Hundreds March In Istanbul To Denounce
Release of Police Officer Suspected of Killing Protester
25 June 2013
People marched in Kadiköy's streets,DHA photo
Hundreds gathered on the night of June 24, 2013 in Istanbul 's Asian shores to protest the court ruling to release a police officer suspected of shooting a demonstrator in the early days of the Gezi Park unrest. 
Having been on life support for a number of days, Ethem Sarisülük, a 26-year-old blue collar worker, passed away last week.
Participants at a discussion forum in Kadiköy's Yogurtçu Park , a gathering that has repeatedly been held since the police closed access to Gezi Park , agreed to march in order to show their indignation at the court's ruling. The people walked holding banners in support of Sarisülük and condemning police's violence.
Hours earlier, the prosecutor in charge of the investigation into Sarisülük's killing ruled that the shooting was "within the limits of self-defense."
Video: Police beating protesters
The young people hid in a parking lot owned by the municipality in central Antalya before being caught there by a group of policemen with batons, on June 2, the video showed. The policemen then badly beat the young people, especially two males, for a few minutes. 
However, the hiding protesters were not detained but allowed to go.
The protest intervened in by the police was in support of the Gezi Park protests in Istanbul , which have spread to almost the entire country.
The footage was obtained by lawyers from the Progressive Lawyers' Association (ÇHD), upon a legal demand from the municipality.
Erdogan blesses police for ‘heroic' action
A graduation ceremony at the Police Academy offered a unique opportunity to prime minister Erdogan to hail and encourage the national police, as he said the police forces had written a “heroic saga” during the Gezi Park interventions. 
“We will not let circles who have been adversaries of Turkey or international and national media to wear down our police. I and my government congratulate our police wholeheartedly. On behalf of my country and nation, I would like to thank all my police siblings for standing up against incidents that have been going on for weeks, with sacrifice and patriotism,” Erdogan said in a speech delivered at the ceremony on June 24.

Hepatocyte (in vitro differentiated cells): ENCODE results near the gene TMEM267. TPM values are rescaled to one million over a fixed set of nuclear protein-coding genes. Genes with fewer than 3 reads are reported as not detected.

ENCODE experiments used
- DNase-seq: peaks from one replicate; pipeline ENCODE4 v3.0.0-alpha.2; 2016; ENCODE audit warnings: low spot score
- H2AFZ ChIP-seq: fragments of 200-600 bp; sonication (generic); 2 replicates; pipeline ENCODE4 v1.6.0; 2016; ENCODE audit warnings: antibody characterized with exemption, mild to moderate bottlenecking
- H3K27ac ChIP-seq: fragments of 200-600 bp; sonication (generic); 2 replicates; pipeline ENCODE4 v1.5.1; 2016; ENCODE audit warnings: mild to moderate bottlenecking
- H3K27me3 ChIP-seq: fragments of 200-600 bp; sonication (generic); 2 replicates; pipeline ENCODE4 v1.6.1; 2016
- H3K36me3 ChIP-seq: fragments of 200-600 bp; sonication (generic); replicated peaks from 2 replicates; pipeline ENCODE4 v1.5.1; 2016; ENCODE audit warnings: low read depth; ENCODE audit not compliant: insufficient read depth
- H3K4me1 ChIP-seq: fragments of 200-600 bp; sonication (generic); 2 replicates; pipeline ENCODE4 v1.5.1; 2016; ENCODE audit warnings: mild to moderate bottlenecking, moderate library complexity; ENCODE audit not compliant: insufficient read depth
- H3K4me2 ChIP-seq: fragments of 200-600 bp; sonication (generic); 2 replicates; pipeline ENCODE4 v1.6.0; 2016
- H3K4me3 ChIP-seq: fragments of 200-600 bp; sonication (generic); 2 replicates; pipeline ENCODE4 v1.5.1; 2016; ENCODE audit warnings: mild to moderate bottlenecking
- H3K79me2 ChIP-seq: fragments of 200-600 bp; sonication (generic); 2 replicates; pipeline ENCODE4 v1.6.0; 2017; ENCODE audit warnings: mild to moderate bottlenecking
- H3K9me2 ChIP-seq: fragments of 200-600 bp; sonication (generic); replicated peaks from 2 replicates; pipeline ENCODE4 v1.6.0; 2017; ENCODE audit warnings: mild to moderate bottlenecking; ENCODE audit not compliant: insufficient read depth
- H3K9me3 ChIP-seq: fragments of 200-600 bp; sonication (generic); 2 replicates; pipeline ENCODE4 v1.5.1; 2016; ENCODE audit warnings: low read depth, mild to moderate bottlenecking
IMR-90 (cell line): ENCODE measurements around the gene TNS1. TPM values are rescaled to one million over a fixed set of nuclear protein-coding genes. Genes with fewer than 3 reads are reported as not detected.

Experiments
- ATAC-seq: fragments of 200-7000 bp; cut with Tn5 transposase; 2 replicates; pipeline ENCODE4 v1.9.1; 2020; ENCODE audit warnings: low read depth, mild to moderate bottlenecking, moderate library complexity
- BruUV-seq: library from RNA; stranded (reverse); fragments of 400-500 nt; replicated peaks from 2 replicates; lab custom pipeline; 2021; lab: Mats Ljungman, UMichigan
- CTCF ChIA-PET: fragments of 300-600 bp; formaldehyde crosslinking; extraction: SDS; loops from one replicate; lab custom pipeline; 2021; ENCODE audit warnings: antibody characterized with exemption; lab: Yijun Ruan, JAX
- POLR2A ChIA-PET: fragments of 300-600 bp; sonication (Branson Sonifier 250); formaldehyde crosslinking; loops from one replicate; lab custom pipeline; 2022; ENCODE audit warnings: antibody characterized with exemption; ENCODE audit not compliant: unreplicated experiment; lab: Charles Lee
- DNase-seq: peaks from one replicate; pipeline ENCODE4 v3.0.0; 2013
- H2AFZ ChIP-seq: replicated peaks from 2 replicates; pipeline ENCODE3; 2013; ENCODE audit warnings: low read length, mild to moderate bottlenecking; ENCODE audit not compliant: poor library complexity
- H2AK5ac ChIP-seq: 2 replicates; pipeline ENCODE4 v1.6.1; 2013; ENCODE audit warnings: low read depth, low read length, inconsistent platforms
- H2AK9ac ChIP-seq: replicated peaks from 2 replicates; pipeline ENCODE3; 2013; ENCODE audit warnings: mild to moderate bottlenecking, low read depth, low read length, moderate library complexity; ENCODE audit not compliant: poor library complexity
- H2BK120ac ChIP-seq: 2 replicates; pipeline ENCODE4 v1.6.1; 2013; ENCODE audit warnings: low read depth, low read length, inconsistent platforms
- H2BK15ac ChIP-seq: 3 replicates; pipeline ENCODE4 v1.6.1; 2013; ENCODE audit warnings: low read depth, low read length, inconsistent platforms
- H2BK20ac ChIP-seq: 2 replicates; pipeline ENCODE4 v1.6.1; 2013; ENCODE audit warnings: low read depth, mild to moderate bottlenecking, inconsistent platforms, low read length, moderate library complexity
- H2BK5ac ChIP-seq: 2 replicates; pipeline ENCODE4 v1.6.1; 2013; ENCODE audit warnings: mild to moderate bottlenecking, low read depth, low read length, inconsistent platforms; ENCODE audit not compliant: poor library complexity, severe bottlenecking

Erdogan also asserted that the police countered the protests within the scope of law, despite cases of attacks and provocation that would never be tolerated in another country, as he called the actions of the police “a heroic saga.”
The prime minister has repeatedly and constantly defied criticism leveled against the police for brutality against protesters during the Gezi Park unrest, despite the fact that the excessive use of police force during the unrest in the country since May 3 has resulted in the deaths of three protesters and one police officer and the injury of nearly 5,000 people.
“Like I expressed before, our police have passed a very important, a very challenging democracy test with success,” Erdogan said.
“As the prime minister of a government that has extended freedoms to this extent, increased the standards of democracy and done so many reforms, I am expressing this with all my heart and all my sincerity: We are a government that says ‘zero tolerance to torture.' We are a government that changed, democratized our police's rules of intervention into incidents and of custody and interrogation.” Erdogan said,
US president Barack Obama called Turkish prime minister Erdogan, deputy prime minister Arinç told reporters following a Cabinet meeting. "I know that the conversation was very positive," he said. 
He said the conversation lasted about one hour. "A statement from both governments could be issued on this matter," Arinç added.
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